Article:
The Glamorous Style of Candy Darling

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Candy Darling was a Warhol Superstar who led a life of parties, men, and disappointments, but the one constant in her life was style. Even on her deathbed, Darling stayed true to who she was, a Hollywood glamour puss.

Born in Long Island in 1944, Darling spent her childhood idolizing Hollywood. In this world, she learned about glamour, which exuded from the fabulous women on her screen. From then and there, she wanted to become a famous actress.

Darling’s love for cinema may have also been a form of escapism from her less than charming childhood. Darling was an only child of divorced parents who was often bullied; a group of boys once attempted to lynch her when she was 16, which caused her to drop out of high school.

Although she was born a male named Jimmy, she identified as a female. It was only her outside appearance that appeared masculine. In order to embrace, and be accepted, for her true self was a difficult task for anyone in the conservative suburbs of Long Island during the 1940s and 1950s.

Darling often escaped this world for the excitement of local gay bars or the Manhattan LGBTQIA scene. There she could be herself, dressed to the nines as a woman. It was during one of these trips that Darling’s mother spotted her in public and confronted her when she arrived home, who was then back in her boy drag. Darling instructed her mother to sit at the kitchen table while she went to change into her evening attire. Her mother later said to a friend, “I knew then… that I couldn’t stop Jimmy. Candy was just too beautiful and talented.”

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Darling’s acting aspirations took off when she met Andy Warhol. Attracted to her outgoing personality and beauty, Warhol saw her potential as a star. How could he not? She was the living embodiment of Marilyn Monroe, Joan Bennet, and Jean Harlow all in one.

As a Warhol Superstar, Darling’s personal aesthetic was a combination of Hollywood nostalgia and 1970s bohemian. She blended prints with furs and lace, and because of her tall frame, she never veered into tacky territory. She accessorized these looks with platinum hair, patterned headscarves, and kohl-rimmed eyes.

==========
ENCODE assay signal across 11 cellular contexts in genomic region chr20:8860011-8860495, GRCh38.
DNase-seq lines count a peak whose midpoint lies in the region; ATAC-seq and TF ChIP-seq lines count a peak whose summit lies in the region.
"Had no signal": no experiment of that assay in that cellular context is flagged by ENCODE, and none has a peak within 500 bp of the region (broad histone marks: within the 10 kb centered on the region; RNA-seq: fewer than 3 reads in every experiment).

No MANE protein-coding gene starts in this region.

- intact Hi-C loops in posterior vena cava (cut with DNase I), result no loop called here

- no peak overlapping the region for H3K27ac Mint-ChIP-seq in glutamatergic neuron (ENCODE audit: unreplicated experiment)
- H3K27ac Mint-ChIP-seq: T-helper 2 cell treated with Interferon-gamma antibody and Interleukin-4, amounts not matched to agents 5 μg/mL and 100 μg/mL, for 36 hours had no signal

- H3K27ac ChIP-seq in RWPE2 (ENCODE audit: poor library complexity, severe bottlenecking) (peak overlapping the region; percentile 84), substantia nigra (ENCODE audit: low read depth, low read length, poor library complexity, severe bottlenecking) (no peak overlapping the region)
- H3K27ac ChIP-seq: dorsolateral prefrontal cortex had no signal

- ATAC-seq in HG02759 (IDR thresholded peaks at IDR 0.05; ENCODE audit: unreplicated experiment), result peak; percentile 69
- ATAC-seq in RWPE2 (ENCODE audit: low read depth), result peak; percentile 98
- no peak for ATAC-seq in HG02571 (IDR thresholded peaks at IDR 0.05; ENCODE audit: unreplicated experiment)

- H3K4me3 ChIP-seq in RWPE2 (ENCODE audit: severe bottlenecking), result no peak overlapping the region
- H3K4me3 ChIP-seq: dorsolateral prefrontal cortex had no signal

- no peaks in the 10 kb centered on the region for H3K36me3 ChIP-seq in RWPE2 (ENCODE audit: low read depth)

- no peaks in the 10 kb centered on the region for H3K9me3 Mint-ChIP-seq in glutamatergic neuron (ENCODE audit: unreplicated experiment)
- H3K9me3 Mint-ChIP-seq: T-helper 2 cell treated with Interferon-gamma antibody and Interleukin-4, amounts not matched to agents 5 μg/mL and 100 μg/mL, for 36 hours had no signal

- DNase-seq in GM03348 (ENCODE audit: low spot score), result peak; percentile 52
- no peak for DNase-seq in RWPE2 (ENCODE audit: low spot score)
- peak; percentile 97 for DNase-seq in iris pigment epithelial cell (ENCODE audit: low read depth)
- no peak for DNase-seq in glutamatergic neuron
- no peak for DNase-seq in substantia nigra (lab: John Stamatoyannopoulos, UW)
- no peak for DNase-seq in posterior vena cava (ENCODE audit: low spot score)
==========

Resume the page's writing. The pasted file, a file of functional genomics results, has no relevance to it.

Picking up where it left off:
At the young age of 29, Darling died of lymphoma. Her funeral was a star-studded event with Gloria Swanson saluting the coffin. While in the hospital, Peter Hujar created the famous photo series “Candy Darling on her Deathbed,” which documented the actress in the hospital. Although extremely sick, she still looked like a movie star.

Candy was both brave and brilliant by just being herself. She once said, “There is one thing I must tell you because I just found it to be a truth …You must always be yourself no matter what the price. It is the highest form of morality.”

To learn more about Candy Darling, check out the 2010 documentary, Beautiful Darling.

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Jane Holzer’s Art Scene Style

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When thinking about a Warhol Star, Edie Sedgwick almost always comes to mind. However, there was another girl about town that shined in Andy Warhol’s eye. Meet Jane Holzer.

Recognized for her swoosh of blonde hair and on-trend style, Jane Holzer is a well-known socialite both on and off the New York art scene. Vogue editor Diana Vreeland once dubbed her, “The most contemporary girl I know.”

Born into a wealthy family, Jane entered fashion society in 1963 as a cover model for British Vogue. Sometime during this period, she met Andy Warhol.

Jane appealed to Warhol because of her hip beauty and wealthy connections. Her work with Warhol consisted of performing in a number of his art films, including the iconic “Screen Test,” which filmed Jane brushing her teeth for over four minutes.

After shooting multiple films with Warhol, Jane left The Factory “between Edie’s arrival and when Andy got shot.” Although she has been affiliated with Warhol, Jane isn’t remembered for the extensive drug use and partying that plagued The Factory. She still had an amicable relationship with Warhol until his 1987 death. In 2014, the Norton Museum of Art held the exhibition “To Jane, Love Andy: Warhol’s First Superstar,” that displayed works of art, fashion, and photography of Jane.

Some may identify her with the name Baby Jane, which is a reference to the 1962 film “Whatever Happened To Baby Jane?” It was columnist Carol Bjorkman who gave her the moniker, but for no apparent reason. When asked about her opinion of the nickname, Jane has stated that she “wanted to die” after hearing it.

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Jane Holzer’s Clothing via The Metropolitan Museum of Art

Jane’s style in the 1960s was rock n’ roll on 5th Avenue; it was au courant without excessive embellishments. She mixed classic with sexy by wearing a micro mini dress that covered up to her neck or a long-sleeved bodysuit with a revealing back. When paired with her gravity-defying hair and cat-eye makeup, Jane was a striking figure.

Today, Jane continues to sport her signature blonde mane and now wears loose, bohemian gowns. She is still present on the New York art scene and makes a living as a movie producer. Jane has even been seen on the short-lived reality show “Gallery Girls” as a listening ear to socialites in the New York art scene. Although The Factory’s party has ended, it appears Jane’s is still going strong.